Gallery: MIT Researchers Create LED Light That Exceeds 100-Percent Effi...


Light bulbs have always been pretty inefficient, even those that have a rep for using less juice, like LEDs. Because of the energy conversion process, they consume more energy than they actually need to illuminate. But what if we told you that there was a light bulb out there, just waiting to be invented, that could produce more energy than it consumes? A group of researchers at MIT have figured out how to develop LED lights that wildly eclipse the efficiency of any other bulb. In fact, they successfully tested a LED light with an efficiency of 230 percent!

The key to increasing the power conversion efficiency, according to MIT researcher Parthiban Santhanam and his co-authors, is to decrease the applied voltage. When the voltage is halved, the input power is decreased by a factor of four. (The inverse is also true — the brighter LED lights are, the less efficient they become.) In effect, if you decrease the input power enough, the LED’s efficiency can increase to more than 100 percent, thus achieving what’s known as “unity efficiency.” When that happens, the light bulb will produce as much or more energy than it takes to power it, giving you the ultimate bang for your buck.

The only problem? As you may have guessed, significantly lowering the input power creates a very weak LED bulb. In their tests, the MIT researchers succeeded in generating about 70 picowatts of light from 30 picowatts of energy — an efficiency of 230 percent! That’s a remarkable achievement, but still a miniscule amount of light. For now, there really isn’t any practical application for a super-efficient 70-picowatt bulb, but according to PhysOrg, the researchers hope the breakthrough could open the door to new advances in energy-efficiency electromagnetic communication.

via Gizmodo

Lead image by Flickr user moonrat42


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  1. RemyC RemyC April 2, 2012 at 9:36 am

    They may have re-discovered T. Henry Moray’s over-unity transistor!

  2. RemyC RemyC April 1, 2012 at 12:17 pm

    We always knew that LEDs = No Nukes, so this is fascinating…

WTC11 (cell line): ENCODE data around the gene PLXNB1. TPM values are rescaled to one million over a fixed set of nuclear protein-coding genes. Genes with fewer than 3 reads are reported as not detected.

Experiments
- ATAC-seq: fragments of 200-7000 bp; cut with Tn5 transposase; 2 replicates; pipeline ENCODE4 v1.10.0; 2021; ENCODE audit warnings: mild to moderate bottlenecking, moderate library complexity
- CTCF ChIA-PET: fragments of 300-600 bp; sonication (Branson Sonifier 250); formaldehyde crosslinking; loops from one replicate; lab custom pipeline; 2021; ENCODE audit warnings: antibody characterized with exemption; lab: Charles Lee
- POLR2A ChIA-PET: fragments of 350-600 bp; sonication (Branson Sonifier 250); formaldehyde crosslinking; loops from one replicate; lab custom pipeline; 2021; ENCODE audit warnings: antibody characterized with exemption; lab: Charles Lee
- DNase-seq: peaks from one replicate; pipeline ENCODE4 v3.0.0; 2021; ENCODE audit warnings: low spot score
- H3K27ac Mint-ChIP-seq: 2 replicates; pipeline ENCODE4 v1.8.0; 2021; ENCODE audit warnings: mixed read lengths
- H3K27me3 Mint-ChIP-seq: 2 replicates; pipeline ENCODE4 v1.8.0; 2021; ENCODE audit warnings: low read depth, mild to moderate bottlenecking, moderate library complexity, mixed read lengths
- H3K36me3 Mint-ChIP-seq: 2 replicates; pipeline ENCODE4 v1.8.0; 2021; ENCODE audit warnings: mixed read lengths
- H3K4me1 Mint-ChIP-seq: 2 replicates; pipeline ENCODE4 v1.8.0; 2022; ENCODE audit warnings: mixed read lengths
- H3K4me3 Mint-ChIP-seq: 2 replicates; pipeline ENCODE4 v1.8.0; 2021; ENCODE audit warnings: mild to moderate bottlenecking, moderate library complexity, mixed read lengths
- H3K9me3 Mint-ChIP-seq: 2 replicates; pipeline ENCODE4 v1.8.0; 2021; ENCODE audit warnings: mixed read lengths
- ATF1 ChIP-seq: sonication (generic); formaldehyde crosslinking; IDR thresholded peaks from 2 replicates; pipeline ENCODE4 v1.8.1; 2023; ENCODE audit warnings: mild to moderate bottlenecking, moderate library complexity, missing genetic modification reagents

3. ecoworld13 March 30, 2012 at 5:26 pm

    wow. the idea that a light bulb could be made this efficient, no matter the size or function, is impressive. perhaps someday we will see ultra efficient LEDs that emit more light and can be used on a large scale.

  4. Stardust1968 March 29, 2012 at 3:37 am

    May I suggest another explanation. The mentioned (weak) input current could cause a molecular vibration that is in resonance with the thermaly caused vibration. If these two frequencies are in resonance then this should support the electron displacement in the LED. In that case we have an energetically open system where the ambient temperature is used as an external source of energy. If that is true then we are violating the second law of thermodynamics because we are creating negentropy from the entropic ambient heat.

    But that must not necessarily be the only effect that plays a role here. In past years there are observations that light at a certain frequency can hyper energize electrons via quantum dots in solar cells. These hyper energized electrons then bump into other electrons also displacing them. Thereby one photon can energize more than one electron. The energy for this energizing effect should not only come from the input light but from another source of energy. This other source of energy could be the quantum vacuum as explained below.

    The electric field that is present in the LED is also a form of light. It is a known fact from QED that an electric field exists as a broken symmetry of the quantum vacuum. Such a broken symmetry is represented by a stream of steadily ongoing polarisation events of locally appearing virtual photons. Since these virtual photons appear into existence from the quantum vacuum (or space time) just like that and these virtual photons create the electromagnetic interaction then this means that the energy for the acceleration of an electron comes from the quantum vacuum as well.

    In the described LED it could be that not only the light from the thermal radiation but also from the electric field creates a resonating vibration in the semiconductor. This vibration could then hyper energize electrons in a way that is related to the energizing effect in quantum dots. In this case the electrostatic field would act as an external source of energy that uses the energy from the quantum vacuum to displace the electron and thereby create an excessive amount of light from the LED.

    The reason why this idea should be discussed is, that if we claim that we are using as an external source of energy the thermal radiation only then we have to measure with a very precize calorimetic measurement the „wasted“ ambient heat (cooling). I am not aware of such a measurement and I have doubts that a cooling of the LED exists.

  5. tahrey March 12, 2012 at 9:54 am

    This is exciting and revolutionary if true … however, I think this may just be a case of someone making a fundamental error in their maths. That or their luxmeter is on the blink.